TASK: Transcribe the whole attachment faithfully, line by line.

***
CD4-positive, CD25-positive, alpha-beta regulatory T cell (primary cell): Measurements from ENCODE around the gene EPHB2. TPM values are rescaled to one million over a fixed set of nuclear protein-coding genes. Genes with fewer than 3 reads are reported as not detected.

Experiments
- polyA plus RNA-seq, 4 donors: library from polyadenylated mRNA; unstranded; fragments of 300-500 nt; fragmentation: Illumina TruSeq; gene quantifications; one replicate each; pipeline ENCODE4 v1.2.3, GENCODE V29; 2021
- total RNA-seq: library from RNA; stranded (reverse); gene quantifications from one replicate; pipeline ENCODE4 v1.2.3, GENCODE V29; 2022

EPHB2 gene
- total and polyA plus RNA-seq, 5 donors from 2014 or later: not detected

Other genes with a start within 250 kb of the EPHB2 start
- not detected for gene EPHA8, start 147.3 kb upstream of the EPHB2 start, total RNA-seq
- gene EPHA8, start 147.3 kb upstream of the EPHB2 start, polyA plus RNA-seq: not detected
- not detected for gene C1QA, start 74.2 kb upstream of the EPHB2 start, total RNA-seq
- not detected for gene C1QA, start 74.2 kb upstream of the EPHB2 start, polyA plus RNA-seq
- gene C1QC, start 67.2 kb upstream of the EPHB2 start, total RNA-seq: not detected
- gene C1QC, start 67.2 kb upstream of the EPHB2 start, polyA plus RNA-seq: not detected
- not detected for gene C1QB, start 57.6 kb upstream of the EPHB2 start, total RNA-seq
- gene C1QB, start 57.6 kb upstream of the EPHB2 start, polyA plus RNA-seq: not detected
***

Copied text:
CD4-positive, CD25-positive, alpha-beta regulatory T cell (primary cell): Measurements from ENCODE around the gene EPHB2. TPM values are rescaled to one million over a fixed set of nuclear protein-coding genes. Genes with fewer than 3 reads are reported as not detected.

Experiments
- polyA plus RNA-seq, 4 donors: library from polyadenylated mRNA; unstranded; fragments of 300-500 nt; fragmentation: Illumina TruSeq; gene quantifications; one replicate each; pipeline ENCODE4 v1.2.3, GENCODE V29; 2021
- total RNA-seq: library from RNA; stranded (reverse); gene quantifications from one replicate; pipeline ENCODE4 v1.2.3, GENCODE V29; 2022

EPHB2 gene
- total and polyA plus RNA-seq, 5 donors from 2014 or later: not detected

Other genes with a start within 250 kb of the EPHB2 start
- not detected for gene EPHA8, start 147.3 kb upstream of the EPHB2 start, total RNA-seq
- gene EPHA8, start 147.3 kb upstream of the EPHB2 start, polyA plus RNA-seq: not detected
- not detected for gene C1QA, start 74.2 kb upstream of the EPHB2 start, total RNA-seq
- not detected for gene C1QA, start 74.2 kb upstream of the EPHB2 start, polyA plus RNA-seq
- gene C1QC, start 67.2 kb upstream of the EPHB2 start, total RNA-seq: not detected
- gene C1QC, start 67.2 kb upstream of the EPHB2 start, polyA plus RNA-seq: not detected
- not detected for gene C1QB, start 57.6 kb upstream of the EPHB2 start, total RNA-seq
- gene C1QB, start 57.6 kb upstream of the EPHB2 start, polyA plus RNA-seq: not detected